My time with Google Glass – educational potential or epic failure?

I have been given Google Glass by The college of Social Sciences (CoSS) to trial as a tool for teaching and learning. Of course, given all the media hype around the device, I snapped up the opportunity and decided to put them through four different situations: at home as a personal device, at work as a professional tool and in two classroom settings with my year 2 Graphics students and my year 4 Advanced 3D Design students.

It’s amazing how the Project Glass team has managed to squeeze all of its features into a tiny ‘computer’ supported on a lightweight yet strong frame. Google Glass is packed with Bluetooth, Wi-Fi, GPS, speakers, a camera, microphone, touchpad and a gyroscope that detects head-tilts. Then there’s the main piece, a tiny screen the size of your finger, that shows you all the information you need at your finger tips and constructed in a small prism of glass. The voice control works really well and is very responsive. The only downside – I couldn’t find a way to come back out from a menu without having to take off the Glass. The swiping motion didn’t seem to work well for me.

I had some connection issues to resolve first. The university open wifi would not allow the level of authentication required for connection, so this option was ditched in favour of a bluetooth connection to my iPhone and a personal hotspot. I had already downloaded the MyGlass app and I had set up the CoSS  Google account (required for the Glass to be used to it’s full potential). The app allows you to screencast (essentially what you see via the Glass camera and prism is what appears on your phone) and select some basic options from the menu. This excited me for two reasons. The first, within my labs and seminars I use a visualiser to project my manually produced graphics to a projector and screen. The visualiser is fixed and the Glass has the potential to provide portability in that what I see is what my students see (more or less). By connecting to a device such as a smartphone or tablet computer, it would be possible to see this through. Unfortunately, on this occasion I was unable to get this working to my satisfaction. The bluetooth connection to my phone worked like a dream (I could make calls and send messages etc) but the personal hotspot connection was intermittent. I need to work more on this as it has significant potential. The second reason for my enthusiasm was for computer-aided modelling purposes. With some additional tweaking of the technology, I could capture video and still images of the modelling process and send this out to my students, literally at the blink of an eye. Once we cut through the reaction and use (it isn’t every day you see someone walking about with this device attached to their head) it proved to be a valuable asset. The ability to send media directly to social networking platforms is powerful. It raises concerns around privacy and access to your pictures etc, but then anyone who has a social network account will already know the dangers within. There is also an issue here around social acceptance and the shaping that this wearable technology could have on society. Imagine a world where you’re rated at the blink of an eye by a complete stranger… one star because you didn’t hold the door open for them or 5 stars for giving an elderly lady your seat in the subway. This information could appear on your timeline for all your family and friends to see! All that stuff amazes me. It scares me too. At home, the connection issue was not a problem. It worked brilliantly and my 6 and 8 years old children decided to have a go. They were not distracted by it’s appearance at all and seemed to pick up the voice and touch control much faster than me. I know that there has been much thought and debate around Marc Prensky’s digital natives, but to me there is something in that theory. Connectivism and online nodes of learning are evidenced in the way that we engage with web based technologies, and here is another device which allows us to integrate our human potential into that technological stream. I don’t believe for one minute that this ability only resides in the younger generation, but is determined by prior experiences and exposure to such technology. Conclusion: Educational potential – I want more time to play with this technology.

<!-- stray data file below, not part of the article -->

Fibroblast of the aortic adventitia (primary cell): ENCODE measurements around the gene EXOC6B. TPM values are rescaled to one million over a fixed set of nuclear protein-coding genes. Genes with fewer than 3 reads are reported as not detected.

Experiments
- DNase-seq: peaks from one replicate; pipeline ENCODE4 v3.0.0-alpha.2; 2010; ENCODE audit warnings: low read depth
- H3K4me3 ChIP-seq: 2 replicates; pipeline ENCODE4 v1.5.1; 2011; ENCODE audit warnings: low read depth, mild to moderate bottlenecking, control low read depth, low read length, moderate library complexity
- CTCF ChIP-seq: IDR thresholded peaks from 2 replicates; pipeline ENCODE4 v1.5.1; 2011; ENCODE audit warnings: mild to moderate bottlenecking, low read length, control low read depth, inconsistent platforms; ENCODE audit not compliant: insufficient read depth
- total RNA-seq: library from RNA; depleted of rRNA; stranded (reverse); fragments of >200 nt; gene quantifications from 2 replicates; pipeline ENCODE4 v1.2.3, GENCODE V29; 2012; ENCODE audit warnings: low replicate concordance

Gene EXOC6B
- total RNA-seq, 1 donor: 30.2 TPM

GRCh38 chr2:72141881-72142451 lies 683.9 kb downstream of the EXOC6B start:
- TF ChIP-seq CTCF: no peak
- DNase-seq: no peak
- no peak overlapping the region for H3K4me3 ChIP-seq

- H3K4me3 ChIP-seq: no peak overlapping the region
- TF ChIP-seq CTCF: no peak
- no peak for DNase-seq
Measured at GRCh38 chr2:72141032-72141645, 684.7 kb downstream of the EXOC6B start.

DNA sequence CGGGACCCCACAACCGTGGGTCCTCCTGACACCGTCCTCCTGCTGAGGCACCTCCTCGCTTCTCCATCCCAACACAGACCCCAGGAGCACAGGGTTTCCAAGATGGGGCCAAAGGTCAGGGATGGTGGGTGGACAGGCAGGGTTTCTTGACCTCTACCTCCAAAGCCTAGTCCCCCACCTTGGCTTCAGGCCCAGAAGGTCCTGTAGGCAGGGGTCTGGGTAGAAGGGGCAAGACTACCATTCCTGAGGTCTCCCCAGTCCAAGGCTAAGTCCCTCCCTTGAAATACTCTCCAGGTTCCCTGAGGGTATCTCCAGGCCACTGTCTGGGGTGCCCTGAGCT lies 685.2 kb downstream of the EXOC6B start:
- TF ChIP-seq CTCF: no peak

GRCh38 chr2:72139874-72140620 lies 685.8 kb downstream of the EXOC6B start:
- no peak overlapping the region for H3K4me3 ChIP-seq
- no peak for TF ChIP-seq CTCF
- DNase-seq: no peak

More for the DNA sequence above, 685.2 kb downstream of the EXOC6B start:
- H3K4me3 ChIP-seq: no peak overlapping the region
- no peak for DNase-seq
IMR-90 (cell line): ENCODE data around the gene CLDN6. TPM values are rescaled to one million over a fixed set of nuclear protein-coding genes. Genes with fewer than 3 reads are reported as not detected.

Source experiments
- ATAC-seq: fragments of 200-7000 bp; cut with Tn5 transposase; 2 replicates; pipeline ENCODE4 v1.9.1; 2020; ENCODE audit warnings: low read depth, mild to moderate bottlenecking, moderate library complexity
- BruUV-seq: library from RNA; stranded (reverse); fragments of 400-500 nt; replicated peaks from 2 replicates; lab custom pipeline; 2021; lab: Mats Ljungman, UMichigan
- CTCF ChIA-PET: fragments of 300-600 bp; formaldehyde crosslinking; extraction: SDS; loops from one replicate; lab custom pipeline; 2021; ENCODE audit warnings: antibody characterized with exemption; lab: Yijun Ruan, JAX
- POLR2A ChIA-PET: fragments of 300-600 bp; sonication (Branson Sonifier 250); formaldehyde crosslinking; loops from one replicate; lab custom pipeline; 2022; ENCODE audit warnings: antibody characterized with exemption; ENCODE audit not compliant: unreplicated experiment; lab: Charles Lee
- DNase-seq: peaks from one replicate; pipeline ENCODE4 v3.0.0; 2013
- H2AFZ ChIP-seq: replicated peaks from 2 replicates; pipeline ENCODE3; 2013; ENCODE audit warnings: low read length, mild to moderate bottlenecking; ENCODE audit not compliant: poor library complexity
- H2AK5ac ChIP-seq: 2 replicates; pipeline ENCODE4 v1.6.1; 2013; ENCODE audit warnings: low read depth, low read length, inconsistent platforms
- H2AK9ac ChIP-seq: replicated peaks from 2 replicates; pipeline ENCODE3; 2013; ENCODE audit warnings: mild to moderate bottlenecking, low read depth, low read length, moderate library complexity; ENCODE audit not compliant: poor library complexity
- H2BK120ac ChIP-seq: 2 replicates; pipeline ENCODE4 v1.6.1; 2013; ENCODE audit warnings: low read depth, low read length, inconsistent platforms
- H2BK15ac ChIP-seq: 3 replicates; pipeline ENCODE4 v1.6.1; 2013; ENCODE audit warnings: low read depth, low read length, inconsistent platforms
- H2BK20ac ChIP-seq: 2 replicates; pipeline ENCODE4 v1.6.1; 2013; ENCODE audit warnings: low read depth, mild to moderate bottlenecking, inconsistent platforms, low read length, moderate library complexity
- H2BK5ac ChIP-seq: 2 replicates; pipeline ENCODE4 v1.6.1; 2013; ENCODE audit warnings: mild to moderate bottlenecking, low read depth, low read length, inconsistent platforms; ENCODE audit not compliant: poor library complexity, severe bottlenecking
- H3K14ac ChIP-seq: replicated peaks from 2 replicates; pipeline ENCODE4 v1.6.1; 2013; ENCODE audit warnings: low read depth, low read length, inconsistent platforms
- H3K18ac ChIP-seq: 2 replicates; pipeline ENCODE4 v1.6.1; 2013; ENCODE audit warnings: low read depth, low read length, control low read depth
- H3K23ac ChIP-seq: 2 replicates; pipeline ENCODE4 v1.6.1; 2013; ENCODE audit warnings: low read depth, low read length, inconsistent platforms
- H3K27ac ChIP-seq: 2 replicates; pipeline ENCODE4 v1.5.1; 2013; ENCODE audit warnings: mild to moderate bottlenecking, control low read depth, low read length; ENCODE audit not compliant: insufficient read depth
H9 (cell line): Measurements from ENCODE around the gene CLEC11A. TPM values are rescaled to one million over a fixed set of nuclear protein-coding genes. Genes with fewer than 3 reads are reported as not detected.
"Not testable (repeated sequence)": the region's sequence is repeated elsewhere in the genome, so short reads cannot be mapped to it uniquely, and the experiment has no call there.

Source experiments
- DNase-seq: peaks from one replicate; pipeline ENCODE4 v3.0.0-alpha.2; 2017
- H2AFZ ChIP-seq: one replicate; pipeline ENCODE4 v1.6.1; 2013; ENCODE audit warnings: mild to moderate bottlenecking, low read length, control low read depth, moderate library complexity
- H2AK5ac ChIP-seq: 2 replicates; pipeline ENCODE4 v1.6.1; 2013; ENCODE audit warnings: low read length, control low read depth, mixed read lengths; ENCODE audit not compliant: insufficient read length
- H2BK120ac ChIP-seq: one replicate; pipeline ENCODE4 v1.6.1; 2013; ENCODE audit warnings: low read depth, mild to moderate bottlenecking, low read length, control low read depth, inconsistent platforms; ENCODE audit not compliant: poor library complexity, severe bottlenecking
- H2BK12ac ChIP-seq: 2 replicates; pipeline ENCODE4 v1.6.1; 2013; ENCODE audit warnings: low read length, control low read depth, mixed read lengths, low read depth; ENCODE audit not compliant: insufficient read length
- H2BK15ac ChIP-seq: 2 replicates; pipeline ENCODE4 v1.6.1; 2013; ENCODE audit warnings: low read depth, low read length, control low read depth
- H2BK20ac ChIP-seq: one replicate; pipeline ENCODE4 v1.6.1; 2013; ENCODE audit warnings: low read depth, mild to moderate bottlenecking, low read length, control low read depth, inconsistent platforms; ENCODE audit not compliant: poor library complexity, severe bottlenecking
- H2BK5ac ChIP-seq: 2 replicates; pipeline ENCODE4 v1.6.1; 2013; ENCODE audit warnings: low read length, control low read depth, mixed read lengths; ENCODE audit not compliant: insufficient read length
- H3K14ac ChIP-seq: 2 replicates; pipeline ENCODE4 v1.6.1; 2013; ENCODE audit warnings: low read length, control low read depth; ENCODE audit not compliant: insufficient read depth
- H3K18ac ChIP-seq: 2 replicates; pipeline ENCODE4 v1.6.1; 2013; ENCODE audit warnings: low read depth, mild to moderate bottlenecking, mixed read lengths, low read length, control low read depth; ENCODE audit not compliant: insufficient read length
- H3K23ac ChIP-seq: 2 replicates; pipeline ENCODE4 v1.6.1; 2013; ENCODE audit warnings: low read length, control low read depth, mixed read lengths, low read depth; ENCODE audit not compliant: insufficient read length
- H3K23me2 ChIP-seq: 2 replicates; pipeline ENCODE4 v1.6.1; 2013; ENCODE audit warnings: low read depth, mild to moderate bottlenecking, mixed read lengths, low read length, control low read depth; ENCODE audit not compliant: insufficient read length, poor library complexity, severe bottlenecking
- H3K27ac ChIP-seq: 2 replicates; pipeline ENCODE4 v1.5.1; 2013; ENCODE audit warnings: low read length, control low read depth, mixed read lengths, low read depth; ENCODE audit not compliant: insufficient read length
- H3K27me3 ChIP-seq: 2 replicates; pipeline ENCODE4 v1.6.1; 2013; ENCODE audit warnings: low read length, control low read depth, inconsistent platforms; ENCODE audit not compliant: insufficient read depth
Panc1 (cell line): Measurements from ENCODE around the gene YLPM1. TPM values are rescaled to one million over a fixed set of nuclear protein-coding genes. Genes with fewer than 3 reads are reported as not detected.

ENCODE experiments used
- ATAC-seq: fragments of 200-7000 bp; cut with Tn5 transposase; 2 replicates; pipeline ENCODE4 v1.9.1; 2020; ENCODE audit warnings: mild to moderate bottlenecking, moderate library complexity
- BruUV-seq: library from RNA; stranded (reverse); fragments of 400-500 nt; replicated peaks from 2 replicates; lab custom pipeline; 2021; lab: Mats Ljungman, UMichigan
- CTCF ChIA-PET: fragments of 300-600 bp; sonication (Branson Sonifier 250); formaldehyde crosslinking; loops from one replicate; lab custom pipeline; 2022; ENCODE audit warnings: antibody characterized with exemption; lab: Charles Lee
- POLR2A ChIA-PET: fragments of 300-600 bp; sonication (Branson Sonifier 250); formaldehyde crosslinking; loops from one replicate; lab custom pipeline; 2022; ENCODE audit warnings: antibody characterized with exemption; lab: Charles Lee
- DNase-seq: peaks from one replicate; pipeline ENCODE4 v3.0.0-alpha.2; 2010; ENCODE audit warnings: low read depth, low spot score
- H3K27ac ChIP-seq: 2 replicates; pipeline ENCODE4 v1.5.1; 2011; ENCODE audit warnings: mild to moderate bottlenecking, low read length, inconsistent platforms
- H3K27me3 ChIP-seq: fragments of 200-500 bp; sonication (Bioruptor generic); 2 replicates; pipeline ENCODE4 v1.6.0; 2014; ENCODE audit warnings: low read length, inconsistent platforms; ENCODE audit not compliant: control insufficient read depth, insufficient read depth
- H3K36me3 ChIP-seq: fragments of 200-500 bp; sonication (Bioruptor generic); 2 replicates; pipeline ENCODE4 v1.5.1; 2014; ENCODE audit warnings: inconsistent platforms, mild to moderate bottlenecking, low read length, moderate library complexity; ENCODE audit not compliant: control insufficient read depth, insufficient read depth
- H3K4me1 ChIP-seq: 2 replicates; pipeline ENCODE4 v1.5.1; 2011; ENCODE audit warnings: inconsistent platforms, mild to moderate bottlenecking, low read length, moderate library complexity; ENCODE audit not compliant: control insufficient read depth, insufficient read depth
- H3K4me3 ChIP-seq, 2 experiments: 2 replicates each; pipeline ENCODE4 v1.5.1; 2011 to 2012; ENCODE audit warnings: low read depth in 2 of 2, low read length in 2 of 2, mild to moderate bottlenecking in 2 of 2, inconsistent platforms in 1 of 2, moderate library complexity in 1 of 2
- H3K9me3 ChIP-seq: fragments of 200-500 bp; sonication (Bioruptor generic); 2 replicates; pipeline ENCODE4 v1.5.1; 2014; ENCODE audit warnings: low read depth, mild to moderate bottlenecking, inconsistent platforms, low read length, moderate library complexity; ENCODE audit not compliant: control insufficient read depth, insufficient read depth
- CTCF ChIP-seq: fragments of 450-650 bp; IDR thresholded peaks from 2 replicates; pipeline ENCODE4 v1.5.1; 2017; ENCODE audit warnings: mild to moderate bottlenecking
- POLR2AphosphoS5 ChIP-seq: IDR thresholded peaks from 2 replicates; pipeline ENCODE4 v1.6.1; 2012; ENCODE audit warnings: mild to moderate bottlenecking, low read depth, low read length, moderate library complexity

Academic Staff University of Glasgow and Author of Science Fiction

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Posted in Reflecting

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